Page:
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Four Ways to Make Airport Layovers Work For You

LOOK ON THE BRIGHT SIDE… Ask 1,000 people if they could live with a 20% reduction in their salary, and the overwhelming majority would answer with an unequivocal no. Ask instead if those same 1,000 people could live on 80% of what they’re making, and most of them would answer yes. There’s science to explain this, but most of it can be boiled down to: It’s all how you look at it.  Or: It’s easy to view airport layovers as a “huge inconvenience” or “total waste of time.” Business travel gets more interesting—and business travel problems start to fade—when you view your next layover as “uninterrupted time to work/read/binge/FaceTime friends/Your Preference Here.” Who doesn’t want that?

…BUT PLAN FOR THE WORST. Of all the traveling for work tips to be had, this may be the most practical: Download everything you might want to read, watch, or work on before you leave for the airport. There’s nothing worse than finding out you can’t access Wi-Fi for whatever reason. Likewise—and especially if you’re checking baggage—make sure you have easy access to all the gear you’ll need to be productive (or entertained: chargers, converters, extension cords, and noise-cancelling headphones).


  • Airport Maps (free) provides  maps of 100+ airports around the world, including terminals, parking, and approach maps. Bonus: You needn’t be connected to WiFi because GPS is embedded.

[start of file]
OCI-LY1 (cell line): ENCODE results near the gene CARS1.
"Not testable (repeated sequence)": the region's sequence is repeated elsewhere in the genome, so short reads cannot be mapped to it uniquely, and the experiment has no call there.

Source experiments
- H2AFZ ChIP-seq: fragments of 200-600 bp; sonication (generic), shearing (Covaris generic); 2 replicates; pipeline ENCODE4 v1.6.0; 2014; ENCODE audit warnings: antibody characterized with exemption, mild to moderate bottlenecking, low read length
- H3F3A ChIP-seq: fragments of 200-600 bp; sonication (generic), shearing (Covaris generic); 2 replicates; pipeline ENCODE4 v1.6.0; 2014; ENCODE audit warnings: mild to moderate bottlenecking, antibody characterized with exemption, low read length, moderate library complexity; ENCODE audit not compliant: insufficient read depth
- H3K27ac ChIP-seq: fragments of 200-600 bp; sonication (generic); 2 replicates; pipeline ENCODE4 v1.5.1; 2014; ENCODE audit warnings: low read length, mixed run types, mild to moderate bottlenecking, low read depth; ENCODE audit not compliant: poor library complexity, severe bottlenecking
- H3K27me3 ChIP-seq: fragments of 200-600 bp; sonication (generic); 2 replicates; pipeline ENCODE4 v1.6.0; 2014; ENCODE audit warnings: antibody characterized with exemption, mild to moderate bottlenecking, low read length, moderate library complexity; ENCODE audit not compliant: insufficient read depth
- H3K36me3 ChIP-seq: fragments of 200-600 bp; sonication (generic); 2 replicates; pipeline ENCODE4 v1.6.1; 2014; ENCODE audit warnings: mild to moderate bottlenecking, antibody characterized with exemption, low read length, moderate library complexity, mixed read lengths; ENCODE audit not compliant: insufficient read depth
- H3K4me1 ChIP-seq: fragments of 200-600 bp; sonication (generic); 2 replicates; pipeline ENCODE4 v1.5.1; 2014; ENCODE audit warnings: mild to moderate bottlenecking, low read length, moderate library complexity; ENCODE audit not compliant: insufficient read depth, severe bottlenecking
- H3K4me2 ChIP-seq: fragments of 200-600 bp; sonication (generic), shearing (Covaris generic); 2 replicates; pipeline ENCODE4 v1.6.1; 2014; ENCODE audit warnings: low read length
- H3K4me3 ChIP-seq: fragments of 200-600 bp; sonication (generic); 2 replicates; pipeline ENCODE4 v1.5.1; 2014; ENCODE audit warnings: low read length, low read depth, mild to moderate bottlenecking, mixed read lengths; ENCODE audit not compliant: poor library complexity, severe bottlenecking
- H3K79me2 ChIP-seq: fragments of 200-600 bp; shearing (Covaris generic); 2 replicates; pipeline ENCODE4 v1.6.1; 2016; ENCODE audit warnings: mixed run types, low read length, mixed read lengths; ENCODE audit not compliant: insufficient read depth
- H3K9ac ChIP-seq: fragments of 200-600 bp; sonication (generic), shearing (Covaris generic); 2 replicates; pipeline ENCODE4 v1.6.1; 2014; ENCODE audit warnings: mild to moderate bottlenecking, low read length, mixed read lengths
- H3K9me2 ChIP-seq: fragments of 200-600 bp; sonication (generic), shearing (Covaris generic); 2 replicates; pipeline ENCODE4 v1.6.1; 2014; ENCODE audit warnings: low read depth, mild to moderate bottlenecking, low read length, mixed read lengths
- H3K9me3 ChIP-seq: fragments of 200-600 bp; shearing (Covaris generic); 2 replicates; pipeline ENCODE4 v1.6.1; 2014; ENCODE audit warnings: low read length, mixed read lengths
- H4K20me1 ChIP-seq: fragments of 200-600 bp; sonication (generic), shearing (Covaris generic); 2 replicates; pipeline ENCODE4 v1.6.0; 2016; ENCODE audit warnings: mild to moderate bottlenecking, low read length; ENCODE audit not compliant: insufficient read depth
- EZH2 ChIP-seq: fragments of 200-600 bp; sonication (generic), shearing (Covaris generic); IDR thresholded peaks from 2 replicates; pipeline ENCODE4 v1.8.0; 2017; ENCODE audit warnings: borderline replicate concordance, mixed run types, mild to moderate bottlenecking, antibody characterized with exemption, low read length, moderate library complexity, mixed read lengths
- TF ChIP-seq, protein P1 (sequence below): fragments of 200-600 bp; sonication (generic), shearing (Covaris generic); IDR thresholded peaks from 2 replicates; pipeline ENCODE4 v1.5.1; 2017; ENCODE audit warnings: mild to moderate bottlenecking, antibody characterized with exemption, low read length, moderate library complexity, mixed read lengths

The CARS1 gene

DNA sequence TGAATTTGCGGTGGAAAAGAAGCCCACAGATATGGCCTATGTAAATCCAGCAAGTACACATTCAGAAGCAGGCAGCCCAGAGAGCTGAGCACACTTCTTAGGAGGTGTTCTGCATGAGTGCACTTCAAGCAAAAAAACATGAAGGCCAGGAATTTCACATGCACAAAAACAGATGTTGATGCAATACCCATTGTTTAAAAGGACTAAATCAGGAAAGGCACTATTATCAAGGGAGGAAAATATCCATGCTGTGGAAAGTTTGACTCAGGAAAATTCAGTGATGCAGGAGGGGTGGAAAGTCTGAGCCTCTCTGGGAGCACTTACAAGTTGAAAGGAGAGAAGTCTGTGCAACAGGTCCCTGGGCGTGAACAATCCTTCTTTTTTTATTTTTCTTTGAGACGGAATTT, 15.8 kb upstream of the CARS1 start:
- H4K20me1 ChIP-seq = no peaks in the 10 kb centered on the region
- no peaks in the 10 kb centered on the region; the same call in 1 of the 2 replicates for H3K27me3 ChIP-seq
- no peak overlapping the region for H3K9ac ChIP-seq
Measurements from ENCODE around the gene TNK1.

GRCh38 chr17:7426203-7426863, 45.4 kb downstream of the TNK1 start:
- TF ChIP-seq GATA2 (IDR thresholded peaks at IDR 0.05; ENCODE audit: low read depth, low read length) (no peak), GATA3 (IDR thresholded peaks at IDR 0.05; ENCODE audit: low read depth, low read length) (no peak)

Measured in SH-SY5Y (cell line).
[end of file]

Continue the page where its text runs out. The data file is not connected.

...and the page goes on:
• GateGuru (free) tracks arrival/departure times for your trip, but also has restaurant reviews, terminal maps, and TSA wait time estimates.
  • Grab (free) lets you search by type of food, locate any restaurant serving it, order for pick-up and forward the receipt to Concur.
  • MiFlight (free) provides crowdsourced updates on TSA lines and directs you to faster-moving alternatives.
  • TunnelBear (free; in-app purchases) gives you simple, private access to the internet. It’s a mobile VPN that will protect you when browsing the internet on public Wi-Fi.
  • DayUse (free) identifies hotel rooms available for stays of just a few hours for as little as 25% of the price of an overnight stay.
  • App in the Air provides a helpful airport-experience timeline breakdown, but also tips on where to find well-reviewed restaurants, phone-charging stations, and free WiFi. LoungeBuddy lets you view, book, and access 300+ airport lounges, which reminds us:

TREAT YOURSELF. Skip this if you have access to one or more private airport lounges, since you already know these joints offer food, alcohol, WiFi, work centers, and—crucially—comfy chairs and couches. But most people don’t know that you can buy day passes to many lounges, including Delta’s Sky Club, American Airlines’ Admirals Club, and United Club. They’re not cheap—around $60—but for a long layover they can be worth it, whether your employer will pay for it or (more likely) not.

See how Rocketrip rewards business travelers for making extraordinary travel decisions.



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